In re Interest of Jamyia M.

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Justia Opinion Summary

Jamyia, a minor child of Navajo decent, was removed from her parents' home after doctors discovered that Jamyia suffered injuries consistent with shaken baby syndrome. The juvenile court entered a dispositional order that terminated the parents' parental rights. On appeal, the court of appeals reversed, holding (1) the State had not proved it made active efforts pursuant to Neb. Rev. Stat. 43-1505(4) to provide remedial services and rehabilitative programs designed to prevent the breakup of the Indian family and that those efforts had been unsuccessful; and (2) the State was required to provide active efforts to both parents to prevent the breakup of the family within the meaning of the statute when aggravated circumstances were present. The Supreme Court reversed the judgment of the appellate court, holding that the court of appeals did not have jurisdiction to reach the active efforts issue, and it erred when it reversed the juvenile court's determination that the State had satisfied the statute before terminating the parents' parental rights.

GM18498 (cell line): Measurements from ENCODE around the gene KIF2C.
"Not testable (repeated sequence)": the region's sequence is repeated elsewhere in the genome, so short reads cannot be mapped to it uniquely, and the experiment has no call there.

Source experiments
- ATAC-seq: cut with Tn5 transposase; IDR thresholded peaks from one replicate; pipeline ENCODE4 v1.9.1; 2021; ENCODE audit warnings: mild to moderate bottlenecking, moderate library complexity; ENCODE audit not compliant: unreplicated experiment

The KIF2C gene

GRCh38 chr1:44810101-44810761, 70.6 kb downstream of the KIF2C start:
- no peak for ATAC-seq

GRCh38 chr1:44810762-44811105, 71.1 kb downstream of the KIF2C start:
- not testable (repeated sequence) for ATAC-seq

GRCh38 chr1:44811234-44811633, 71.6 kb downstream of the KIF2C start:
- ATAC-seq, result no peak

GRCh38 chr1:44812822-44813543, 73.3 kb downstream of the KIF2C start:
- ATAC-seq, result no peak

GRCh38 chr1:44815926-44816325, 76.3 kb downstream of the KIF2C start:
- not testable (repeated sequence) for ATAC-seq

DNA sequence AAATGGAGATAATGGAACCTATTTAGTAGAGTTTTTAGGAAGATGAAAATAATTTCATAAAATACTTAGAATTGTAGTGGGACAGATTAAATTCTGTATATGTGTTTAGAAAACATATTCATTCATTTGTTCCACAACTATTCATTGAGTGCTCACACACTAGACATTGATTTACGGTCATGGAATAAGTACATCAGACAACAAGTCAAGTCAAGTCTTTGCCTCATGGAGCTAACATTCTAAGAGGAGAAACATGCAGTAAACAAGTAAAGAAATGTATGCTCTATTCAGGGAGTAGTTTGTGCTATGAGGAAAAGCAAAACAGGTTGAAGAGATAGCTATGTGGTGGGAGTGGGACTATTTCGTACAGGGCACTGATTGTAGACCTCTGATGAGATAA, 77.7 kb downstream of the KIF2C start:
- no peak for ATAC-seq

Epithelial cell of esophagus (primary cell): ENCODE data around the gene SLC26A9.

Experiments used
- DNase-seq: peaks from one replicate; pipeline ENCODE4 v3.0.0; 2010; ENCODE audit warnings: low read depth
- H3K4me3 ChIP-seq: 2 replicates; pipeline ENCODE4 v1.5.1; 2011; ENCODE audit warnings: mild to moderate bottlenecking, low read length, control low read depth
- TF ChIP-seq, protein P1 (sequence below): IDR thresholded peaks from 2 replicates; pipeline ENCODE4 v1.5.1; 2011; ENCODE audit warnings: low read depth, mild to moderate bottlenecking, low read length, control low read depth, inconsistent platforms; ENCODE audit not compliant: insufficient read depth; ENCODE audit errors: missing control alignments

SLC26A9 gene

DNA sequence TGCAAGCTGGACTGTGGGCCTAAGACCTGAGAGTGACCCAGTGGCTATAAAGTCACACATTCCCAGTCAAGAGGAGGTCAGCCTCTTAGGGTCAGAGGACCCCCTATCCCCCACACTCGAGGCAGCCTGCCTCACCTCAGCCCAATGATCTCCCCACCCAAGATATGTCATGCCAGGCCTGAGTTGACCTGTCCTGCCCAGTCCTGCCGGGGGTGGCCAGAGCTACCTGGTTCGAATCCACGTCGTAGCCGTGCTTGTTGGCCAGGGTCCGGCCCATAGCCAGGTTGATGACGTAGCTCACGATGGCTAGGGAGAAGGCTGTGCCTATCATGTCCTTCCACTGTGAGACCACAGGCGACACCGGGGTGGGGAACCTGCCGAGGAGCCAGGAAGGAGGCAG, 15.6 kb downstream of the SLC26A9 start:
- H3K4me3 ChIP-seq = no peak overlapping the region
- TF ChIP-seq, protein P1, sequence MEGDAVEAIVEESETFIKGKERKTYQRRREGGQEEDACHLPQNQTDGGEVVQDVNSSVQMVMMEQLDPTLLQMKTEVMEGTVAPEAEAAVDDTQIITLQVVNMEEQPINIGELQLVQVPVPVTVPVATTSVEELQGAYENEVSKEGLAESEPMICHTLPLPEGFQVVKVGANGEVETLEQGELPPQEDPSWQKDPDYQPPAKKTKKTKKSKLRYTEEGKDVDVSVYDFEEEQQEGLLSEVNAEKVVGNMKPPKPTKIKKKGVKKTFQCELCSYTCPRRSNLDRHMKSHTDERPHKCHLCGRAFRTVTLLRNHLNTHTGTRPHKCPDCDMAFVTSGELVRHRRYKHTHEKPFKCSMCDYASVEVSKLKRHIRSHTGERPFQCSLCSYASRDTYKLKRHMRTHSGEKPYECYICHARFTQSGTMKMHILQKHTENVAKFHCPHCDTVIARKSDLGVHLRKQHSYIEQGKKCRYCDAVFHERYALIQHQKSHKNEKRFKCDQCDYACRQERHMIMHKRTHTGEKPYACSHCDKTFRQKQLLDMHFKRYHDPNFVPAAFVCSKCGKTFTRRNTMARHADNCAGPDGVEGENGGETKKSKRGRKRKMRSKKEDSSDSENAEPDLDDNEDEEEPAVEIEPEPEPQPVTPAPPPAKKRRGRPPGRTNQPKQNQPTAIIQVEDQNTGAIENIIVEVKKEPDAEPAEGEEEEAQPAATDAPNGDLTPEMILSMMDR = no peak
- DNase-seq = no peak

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Nebraska Advance Sheets 964 281 nebraska reports However, we take this opportunity to note that we are cognizant that respondent has received prior discipline by this court and the Iowa Supreme Court. Given this history, we caution that more severe sanctions will be considered in connection with any further disciplinary actions. CONCLUSION It is the judgment of this court that respondent should be and hereby is publicly reprimanded. Respondent is directed to pay costs and expenses in accordance with §§ 7-114 and 7-115 of the Nebraska Revised Statutes and §§ 3-310(P) and 3-323(B) of the disciplinary rules within 60 days after an order imposing costs and expenses, if any, is entered by the court. Judgment of public reprimand. Heavican, C.J., not participating. In re I nterest of Jamyia under 18 M., a child years of age. State of Nebraska, appellee and cross-appellee, v. Jamison M., appellee and cross-appellant, and Shinai S., appellant. ___ N.W.2d ___ Filed July 22, 2011. No. S-10-208.   1. Jurisdiction: Appeal and Error. A jurisdictional question which does not involve a factual dispute is determined by an appellate court as a matter of law.   2. Judgments: Appeal and Error. On a question of law, an appellate court is obligated to reach a conclusion independent of the court below.   3. Juvenile Courts: Appeal and Error. An appellate court reviews juvenile cases de novo on the record and reaches its conclusions independently of the juvenile court’s findings.   4. Jurisdiction: Appeal and Error. Before reaching the legal issues presented for review, an appellate court must determine whether it has jurisdiction.   5. Final Orders: Appeal and Error. There are three types of final orders that may be reviewed on appeal: (1) an order which affects a substantial right and which determines the action and prevents a judgment, (2) an order affecting a substantial right made during a special proceeding, and (3) an order affecting a substantial right made upon summary application in an action after a judgment is rendered.   6. Juvenile Courts: Appeal and Error. A proceeding before a juvenile court is a special proceeding for appellate purposes. Nebraska Advance Sheets in re interest of jamyia m. Cite as 281 Neb. 964 965   7. Jurisdiction: Final Orders: Time: Notice: Appeal and Error. In order to vest an appellate court with jurisdiction, a notice of appeal must be filed within 30 days of the entry of the final order.   8. Courts: Appeal and Error. Upon reversing a decision of the Nebraska Court of Appeals, the Nebraska Supreme Court may consider, as it deems appropriate, some or all of the assignments of error the Court of Appeals did not reach.   9. Judges: Recusal: Presumptions. A party alleging that a judge acted with bias or prejudice bears a heavy burden of overcoming the presumption of judicial i ­ mpartiality. 10. Appeal and Error. Plain error is error plainly evident from the record and of such a nature that to leave it uncorrected would result in damage to the integrity, reputation, or fairness of the judicial process. Petition for further review from the Court of Appeals, Inbody, Chief Judge, and Moore and Cassel, Judges, on appeal thereto from the Separate Juvenile Court of Douglas County, Elizabeth Crnkovich, Judge. Judgment of Court of Appeals reversed, and cause remanded with directions. Jeremy R. Shirk for appellant. Donald W. Kleine, Douglas County Attorney, and Amy Schuchman for appellee State of Nebraska. Thomas C. Riley, Douglas County Public Defender, and Christine D. Kellogg for appellee Jamison M. Heavican, C.J., Connolly, Gerrard, Stephan, McCormack, and Miller-Lerman, JJ. Gerrard, J. The State of Nebraska seeks further review of a Nebraska Court of Appeals’ decision which reversed the order of the juvenile court for Douglas County terminating the parental rights of Jamyia M.’s natural parents, Shinai S. and Jamison M. Jamyia, a minor child of Navajo descent, was removed from her parents’ home after doctors discovered that she suffered injuries consistent with shaken baby syndrome. Shinai and Jamison appealed, and the Court of Appeals reversed. The State petitioned for further review. For the following reasons, we reverse the decision of the Court of Appeals and   In re Interest of Jamyia M., 18 Neb. App. 679, 791 N.W.2d 343 (2010). Nebraska Advance Sheets 966 281 nebraska reports remand the cause with directions to affirm the order of the juvenile court. I. BACKGROUND On September 30, 2008, 2-month-old Jamyia was hospitalized with a posterior occipital subdural hemorrhage and either a subarachnoid hemorrhage or cerebral contusion. Doctors concluded that Jamyia’s injuries were consistent with shaken baby syndrome and that her injuries were intentionally inflicted. Shinai and Jamison claimed that they did not cause Jamyia’s injuries. The State filed an adjudication petition alleging that the juvenile court had obtained jurisdiction in these proceedings based upon the natural parents’ placing Jamyia in a situation which was dangerous to her life or limb or injurious to her health or morals within the meaning of Neb. Rev. Stat. § 43-247(3)(a) (Reissue 2008). The State then filed an amended petition, alleging that Shinai’s and Jamison’s parental rights should be terminated pursuant to Neb. Rev. Stat. § 43-292(2), (8), (9), and (10)(d) (Reissue 2008). The State also alleged that pursuant to Neb. Rev. Stat. § 43-1505(4) (Reissue 2008) of the Nebraska Indian Child Welfare Act (NICWA), “active efforts” had been made to prevent the breakup of the Indian family, but that those efforts had been unsuccessful; so NICWA’s requirement of providing active efforts before foster care placement or termination of Shinai’s and Jamison’s parental rights was satisfied. The State argued, in the alternative, that active efforts to prevent the breakup of the Indian family were not required because Jamyia’s parents subjected her to aggravated circumstances. Shinai and Jamison argued that NICWA contained no aggravated circumstances exception and that active efforts had not been made. Adjudication hearings were held from February 19 to November 12, 2009. A summary of the salient testimony adduced during the adjudication hearings follows. Dr. Katherine Penny, Jamyia’s pediatrician, testified that Jamyia had been brought in to her office for care on September 29, 2008, because she had been screaming and fussy, had cold symptoms, and refused to eat. Penny testified that she fed Nebraska Advance Sheets in re interest of jamyia m. Cite as 281 Neb. 964 967 Jamyia 2 ounces of Pedialyte and that at that time, Jamyia was able to suck and swallow and exhibited no unusual breathing, no unusual eye movement, or any appearance of being abnormally limp. Shinai testified that she and Jamison had taken Jamyia to Penny because Jamyia had a fever, had saliva running from her mouth, and had diarrhea, and because her eyes were “fluttering.” Shinai stated that Jamyia was diagnosed with “hand, mouth, [and] foot virus.” Shinai said that after seeing Penny, the family returned to Jamison’s mother’s home, where they had been staying. Jamison testified that Jamyia was often sick and was a colicky baby. Jamison stated that Jamyia had been taken to Penny because she had difficulty breathing, was crying, and had a cough and diaper rash. He also stated that her tongue and eyes fluttered. Jamison stated that after returning from Penny’s office, Jamyia cried all night, as if in pain. Shinai and Jamison said that on September 30, 2008, Shinai went to the store with Jamison’s mother to pick up a prescription and left Jamyia in Jamison’s care. Jamison claimed that he fed Jamyia two or three times. Jamison said that after his mother and Shinai returned from the store, he and Shinai attempted to wake Jamyia but that the baby was unresponsive. Shinai said that she called the 911 emergency dispatch service. Dr. Jeffrey DeMare, a pediatric specialist and the former medical director of a team which evaluates and coordinates care for abused children, was the attending physician the night Jamyia was admitted to the hospital. DeMare testified that he commonly reviews cases to determine whether a child’s injury is consistent with child abuse. DeMare noted that upon admission, Jamyia was actively seizing, hypoxic, and in need of mechanical ventilation. Magnetic resonance imaging of Jamyia’s brain indicated subdural blood within the posterior occipital space and in the high parietal area, which injuries were recent in nature. Due to the severity of the hemorrhaging, DeMare determined that Jamyia’s brain injuries were intentionally inflicted. Dr. Sebastian J. Troia, a pediatric ophthalmologist, also examined Jamyia’s injuries and testified that bilateral retinal hemorrhages established that Jamyia’s injuries were the result Nebraska Advance Sheets 968 281 nebraska reports of trauma. Troia said that Jamyia’s retinal hemorrhaging was consistent with shaken baby syndrome, and he ruled out other possible causes of Jamyia’s retinal hemorrhaging. Tammy Burk, a protection and safety worker from the Department of Health and Human Services (DHHS), testified that she had conducted an assessment soon after Jamyia’s admission to the hospital. Burk recounted that Jamyia was unable to eat orally because she could not suck or swallow, required a feeding tube, and was on a ventilator. Burk interviewed Shinai and Jamison, who claimed that Jamyia’s injuries were the result of a misdiagnosis by Penny. Burk stated that Shinai and Jamison disputed the doctors’ conclusions that Jamyia had been shaken, but were unable to provide any reasonable explanation for Jamyia’s injuries. The evidence adduced during the adjudicative hearings established that Jamyia has cognitive motor delays, language delays, visual impairment due to retinal hemorrhages to both eyes, seizures, and neurological problems. Jamyia has difficulty swallowing and requires a feeding tube to supplement her daily oral feeding. Jamyia’s hands and feet are curled when they are not in splints, and though she is placed in a “stander” twice daily to strengthen her legs, she was unable to walk or talk at 17 months of age. The State’s expert witness, Evelyn Labode, cited the grave nature of Jamyia’s injuries, coupled with a review of the medical and investigative agency reports, as evidence that returning Jamyia to her natural parents would result in further emotional or physical damage to the child. Labode said it was her opinion that it was in Jamyia’s best interests for Shinai’s and Jamison’s parental rights to be terminated. Burk concurred, explaining that because there was no reasonable explanation for how Jamyia had suffered such extensive injuries, there were no assurances that Jamyia would not suffer additional injuries if returned to her natural parents. Burk stated that DHHS supported the termination of Shinai’s and Jamison’s parental rights. An expert for Shinai and Jamison, Dr. Steven Gabaeff, testified that Jamyia’s injuries were not the result of being shaken, but were due to infection, recurrent seizures, or ­ choking and Nebraska Advance Sheets in re interest of jamyia m. Cite as 281 Neb. 964 969 respiratory arrest. Gabaeff noted that Jamyia’s medical records did not indicate that viral meningitis had been ruled out, which he claimed could account for an increase in cranial pressure which could cause Jamyia’s retinal hemorrhages. Shinai acknowledged that physicians had testified that Jamyia’s injuries were not accidental, but Shinai maintained that she had not abused Jamyia and claimed that Jamison would never harm Jamyia. On December 2, 2009, at the conclusion of the adjudication phase, the juvenile court entered an order determining that conditions existed for termination of Shinai’s and Jamison’s parental rights pursuant to § 43-292(2), (8), and (9). The court also found that active efforts to prevent the breakup of the Indian family had been made but that those efforts were unsuccessful, so the State had satisfied § 43-1505(4). The court took under advisement whether continuing custody with Shinai and Jamison would likely result in further harm to Jamyia and whether reasonable efforts to preserve and reunify the family were required under Neb. Rev. Stat. § 43-283.01 (Reissue 2008). The State alleged that reasonable efforts to preserve and reunify the family, as provided for by § 43-283.01, were not required because Shinai and Jamison had subjected Jamyia to “aggravated circumstances, including, but not limited to, abandonment, torture, chronic abuse, or sexual abuse” under § 43-283.01(4)(a). After a dispositional hearing on January 11, 2010, the juvenile court entered its dispositional order on February 12. The juvenile court determined that it was in Jamyia’s best interests to terminate Shinai’s and Jamison’s parental rights and that reasonable efforts to prevent the breakup of Jamyia’s family were not required pursuant to § 43-283.01 as to both parents, because Jamyia was subjected to aggravated circumstances. On February 26, Shinai filed a notice of appeal from the juvenile court’s February 12 dispositional order. On March 2, Jamison filed a notice of appeal, purporting to appeal from the December 2, 2009, adjudication order, as well as from the February 12, 2010, dispositional order. On appeal to the Court of Appeals, Shinai and Jamison argued, among other things, that the juvenile court erred in Nebraska Advance Sheets 970 281 nebraska reports finding that the State had made active efforts, as required under § 43-1505(4), to prevent the breakup of their Indian family and that those efforts were unsuccessful. The Court of Appeals determined that the services DHHS provided to Shinai and Jamison had been successful and that Shinai and Jamison had attempted to remain involved in Jamyia’s life, so the State had not proved that it made active efforts pursuant to § 43-1505(4) to provide remedial services and rehabilitative programs designed to prevent the breakup of the Indian family and that those efforts had been unsuccessful. The Court of Appeals then examined whether the exception to providing reasonable efforts when aggravated circumstances exist, as contained in § 43-283.01(4)(a), relieved the State of its burden to provide active efforts under NICWA’s § 43-1505. The Court of Appeals determined that the statutes were separate and distinct, that they did not conflict, that NICWA did not have an aggravated circumstances exception, and that even if they did conflict, NICWA’s § 43-1505 was more specific than § 43-283.01, and therefore was controlling. The Court of Appeals determined that the State had failed to prove that active efforts to prevent the breakup of Jamyia’s family were provided but unsuccessful, and it reversed the juvenile court’s termination of Shinai’s and Jamison’s parental rights. The State sought further review of the Court of Appeals’ decision, which we granted. II. ASSIGNMENT OF ERROR The State assigns that the Court of Appeals erred when it determined that the State was required to provide active efforts to Shinai and Jamison to prevent the breakup of the family within the meaning of § 43-1505(4) when aggravated circumstances were present. III. STANDARD OF REVIEW [1,2] A jurisdictional question which does not involve a factual dispute is determined by an appellate court as a matter of     Id. Id. Nebraska Advance Sheets in re interest of jamyia m. Cite as 281 Neb. 964 971 law. On a question of law, an appellate court is obligated to reach a conclusion independent of the court below. [3] An appellate court reviews juvenile cases de novo on the record and reaches its conclusions independently of the juvenile court’s findings. IV. ANALYSIS 1. Active Efforts Before the Court of Appeals, Shinai and Jamison argued that the State had not proved that it had made active efforts, pursuant to § 43-1505(4), to prevent the breakup of the Indian family and that those efforts were unsuccessful, and the court ultimately agreed. Though the State argued that active efforts were not required because the aggravated circumstances exception contained in § 43-283.01(4)(a) applied to NICWA, the Court of Appeals determined that the aggravated circumstances exception was not part of NICWA’s statutory scheme, so the State was not excused from proving the active efforts requirement before terminating Shinai’s and Jamison’s parental rights. [4] The State seeks further review, again arguing that the presence of aggravated circumstances excused the State from providing active efforts within the meaning of § 43-1505(4). The issue is one we need not decide, because we lack jurisdiction to review the merits of the order in which the juvenile court determined that active efforts had been made but were unsuccessful. Before reaching the legal issues presented for review, an appellate court must determine whether it has ­jurisdiction. [5-7] There are three types of final orders that may be reviewed on appeal: (1) an order which affects a substantial right and which determines the action and prevents a judgment,         In re Estate of Muncillo, 280 Neb. 669, 789 N.W.2d 37 (2010). Travelers Indem. Co. v. Gridiron Mgmt. Group, ante p. 113, 794 N.W.2d 143 (2011). In re Interest of Jorge O., 280 Neb. 411, 786 N.W.2d 343 (2010). Cargill Meat Solutions v. Colfax Cty. Bd. of Equal., ante p. 93, ___ N.W.2d ___ (2011). Nebraska Advance Sheets 972 281 nebraska reports (2) an order affecting a substantial right made during a special proceeding, and (3) an order affecting a substantial right made upon summary application in an action after a judgment is rendered. We have previously determined that a proceeding before a juvenile court is a special proceeding for appellate purposes and that a judicial determination in an adjudication order that the State satisfied the active efforts requirement contained in § 43-1505(4) affects the substantial right of parents to raise their children, and is therefore a final, appealable order. In order to vest an appellate court with jurisdiction, a notice of appeal must be filed within 30 days of the entry of the final order.10 In the juvenile court’s December 2, 2009, adjudication order, it determined that the State had satisfied § 43-1505(4)’s active efforts requirement. That finding was properly part of the adjudication, because § 43-1505(4) requires it for a foster care placement or termination of parental rights. The adjudication order was a final, appealable order when entered on December 2. Shinai did not appeal from the adjudication order. And though Jamison attempted on March 2, 2010, to appeal from the adjudication and disposition orders, his appeal was not timely with respect to the adjudication order.11 Because neither Shinai nor Jamison perfected an appeal from the juvenile court’s adjudication order determining that the State had made active efforts pursuant to § 43-1505(4), there exists no appellate jurisdiction to review Shinai’s and Jamison’s argument that the active efforts requirement contained in § 43-1505(4) was not proved. Therefore, the Court of Appeals did not have jurisdiction to reach the active efforts issue, and it erred when it reversed the juvenile court’s determination that the State had satisfied § 43-1505(4) before terminating Shinai’s and Jamison’s parental rights. We reverse the Court of Appeals’ judgment in that regard.     10 11 See Neb. Rev. Stat. § 25-1902 (Reissue 2008). See In re Interest of Walter W., 274 Neb. 859, 744 N.W.2d 55 (2008). See, DeBose v. State, 267 Neb. 116, 672 N.W.2d 426 (2003); Neb. Rev. Stat. § 25-1912(1) (Reissue 2008). See § 25-1912(1) and Neb. Rev. Stat. § 43-2,106.01(1) (Reissue 2008). Nebraska Advance Sheets in re interest of jamyia m. Cite as 281 Neb. 964 973 [8] The Court of Appeals, finding that the active efforts issue was dispositive, did not address Shinai’s and Jamison’s other arguments on appeal. Upon reversing a decision of the Nebraska Court of Appeals, we may consider, as we deem appropriate, some or all of the assignments of error the Court of Appeals did not reach.12 Because there is no appellate jurisdiction on the active efforts issue, we now address Shinai’s and Jamison’s remaining arguments. 2. Jamison’s Appeal Jamison’s remaining assignments of error, summarized and restated, are that the juvenile court erred when it (1) found that continuing custody of Jamyia with Jamison would likely result in serious emotional or physical damage to the child and terminated Jamison’s parental rights; (2) found that there was sufficient evidence to establish grounds for termination under §§ 43-292(2), (8), and (9); and (3) failed to conduct the proceedings in a fair and impartial manner. (a) Termination of Parental Rights Jamison argues that the juvenile court erred when it terminated his parental rights after determining that continued custody of Jamyia with Jamison would likely result in serious emotional or physical damage to the child. Before terminating an Indian child’s parental rights, the State must establish, beyond a reasonable doubt, that the continued custody of the child by the parent is likely to result in serious emotional or physical damage to the child under NICWA, § 43-1505(6), in addition to proving that the State provided active efforts under § 43-1505(4). Here, the juvenile court determined in its disposition order that continued custody of Jamyia with Jamison would likely result in serious emotional or physical damage to Jamyia within the meaning of § 43-1505(6). Jamison argues that the evidence was insufficient to support a determination beyond a reasonable doubt that continued custody would likely result in serious emotional or physical 12 Capitol Construction v. Skinner, 279 Neb. 419, 778 N.W.2d 721 (2010). Nebraska Advance Sheets 974 281 nebraska reports damage to Jamyia. Our review of the record does not coincide with Jamison’s ­position. In its December 2, 2009, order, the juvenile court determined, among other things, that Jamyia’s injuries were the result of nonaccidental trauma, that Jamison had inflicted serious bodily injury upon Jamyia, and that Jamyia was at risk of further harm. Those findings and the record as a whole support a determination beyond a reasonable doubt that continued custody of Jamyia with Jamison would likely result in serious emotional or physical damage to the child. The attending pediatric specialist, DeMare, testified that he commonly reviewed cases to determine whether a child’s injury was consistent with child abuse and that in this case, he ultimately determined that Jamyia’s severe injuries were intentionally inflicted. This determination was consistent with the observations of the ophthalmologist, who testified that Jamyia’s retinal hemorrhaging was consistent with shaken baby syndrome and that there were no other possible causes for Jamyia’s injuries. And Shinai’s and Jamison’s testimony established that Jamyia was in the exclusive care of Jamison before the discovery of Jamyia’s injuries. Furthermore, Labode opined that Jamyia’s grave injuries, coupled with a review of the medical and investigative agency reports, evidenced that returning Jamyia to her parents would result in further emotional or physical damage to the child. Though Jamison contends that Labode’s testimony was based on incomplete information, the record reflects that Labode candidly cited the documents on which she relied in forming her opinion and that Jamison was given a full opportunity to cross-examine her. And nothing in the record suggests that the court relied solely on Labode’s testimony in making its determination. Shinai’s and Jamison’s expert, Gabaeff, testified that Jamyia’s injuries could have been caused by cranial pressure from viral meningitis. However, there is no evidence in the record that Jamyia actually contracted viral meningitis, and we find the testimony of the State’s medical witnesses to be far more persuasive. After considering Jamison’s contentions and reviewing the record, we conclude that the State has proved Nebraska Advance Sheets in re interest of jamyia m. Cite as 281 Neb. 964 975 beyond a ­ reasonable doubt that continued custody of Jamyia with Jamison is likely to result in serious emotional or physical damage to the child. (b) Juvenile Court’s Adjudication Order Jamison argues that the juvenile court erred when it found in the adjudication phase that there was sufficient evidence to establish grounds for termination under § 43-292(2), (8), and (9). We note that the court’s findings were made in the adjudication order and that as discussed above, Jamison failed to perfect an appeal from the adjudication order. This raises a potential question as to whether we have jurisdiction to review those findings. We conclude, however, that the court’s determination that there was sufficient evidence to establish grounds for termination, though entered at the same time as the adjudication order, was not actually part of the adjudication. This is because the juvenile court’s jurisdiction over and placement of Jamyia did not rest on those findings. Nor did the court’s determination affect any substantial right of Jamison, because his parental rights were not actually affected until they were terminated. Jamison therefore did not waive his right to appeal the § 43-292 determination when he failed to perfect an appeal from the adjudication order. Therefore, we will address Jamison’s argument that the evidence was insufficient to establish grounds for termination under § 43-292(2), (8), and (9). The evidence, as summarized above, amply supports the court’s finding of statutory grounds for termination of Jamison’s parental rights. Section 43-292(2) permits termination when a parent has “neglected and refused” to give the juvenile “necessary parental care and protection.” Section 43-292(8) permits termination if “[t]he parent has inflicted upon the juvenile, by other than accidental means, serious bodily injury.” And § 43-292(9) permits termination when the parent has subjected the juvenile to “aggravated circumstances,” including but not limited to “abandonment, torture, chronic abuse, or sexual abuse.” As we found above, the record supports the finding that Jamison subjected Jamyia to severe, intentional physical abuse. That evidence is sufficient to establish each of Nebraska Advance Sheets 976 281 nebraska reports the statutory grounds found by the juvenile court. Therefore, we find no merit to Jamison’s complaint that the evidence was ­insufficient. (c) Judicial Impropriety Jamison argues that the juvenile court violated Jamison’s due process rights because the court failed to conduct the proceedings in a fair and impartial manner. Jamison argues that the juvenile court gave the appearance of impropriety when the court took a motion for visitation during the proceedings under advisement for a year, interrupted the testimony of Jamison’s expert witness, indicated the court’s opinion of the medical expert, and sought additional information during the dispositional phase. But the record reflects that the juvenile court was unaware of the visitation motion until the hearings began. The juvenile court did comment that Jamison’s expert witness was “slick,” but the record reflects that the juvenile court’s comment was part of an effort to instruct the witness to answer only the questions presented rather than elaborating beyond the scope of the question. And though Jamison argues that the court gave the appearance of impropriety when it sought additional information during the dispositional phase, our review of the record does not reflect that the court was at all partial during the presentation of that evidence. Ultimately, because the juvenile court was the trier of fact, it was not only proper but entirely necessary for the court to inquire into the facts and make findings regarding the persuasiveness of the witnesses and the weight of the evidence. [9] There exists a presumption of judicial impartiality, and a party alleging that a judge acted with bias or prejudice bears a heavy burden of overcoming that presumption.13 After considering Jamison’s arguments and reviewing the record, we conclude that there is no evidence that the court was biased or prejudiced, so Jamison has failed to overcome the presumption of judicial impartiality. 13 See State v. Thomas, 268 Neb. 570, 685 N.W.2d 69 (2004). Nebraska Advance Sheets in re interest of jamyia m. Cite as 281 Neb. 964 977 3. Shinai’s Appeal [10] Shinai’s replacement brief on appeal does not contain a separate “assignments of error” section stating the assigned errors apart from the arguments in her brief. Neb. Ct. R. App. P. § 2-109(D)(1)(d), (e), and (f) (rev. 2008) requires a separate section for assignments of error, designated as such by a heading, and also requires that the section be located after a statement of the case and before a list of controlling propositions of law. Assignments of error consisting of headings or subparts of argument do not comply with the mandate of § 2-109(D)(1)(e).14 Accordingly, we may proceed as though Shinai failed to file a brief or, alternatively, may examine the proceedings for plain error.15 We will consider whether the juvenile court committed plain error, but only in regard to the dispositional order, because Shinai did not appeal from the adjudication order. Plain error is error plainly evident from the record and of such a nature that to leave it uncorrected would result in damage to the integrity, reputation, or fairness of the judicial process.16 After reviewing the relevant parts of the record, we find no plain error pertaining to the dispositional proceedings. V. CONCLUSION For the foregoing reasons, the decision of the Court of Appeals is reversed, and the cause is remanded to the Court of Appeals with directions to affirm the juvenile court’s order terminating Shinai’s and Jamison’s parental rights. R eversed and remanded with directions. Wright, J., not participating. 14 15 16 See Gilbert & Martha Hitchcock Found. v. Kountze, 275 Neb. 978, 751 N.W.2d 129 (2008). See City of Gordon v. Montana Feeders, Corp., 273 Neb. 402, 730 N.W.2d 387 (2007). In re Interest of Markice M., 275 Neb. 908, 750 N.W.2d 345 (2008).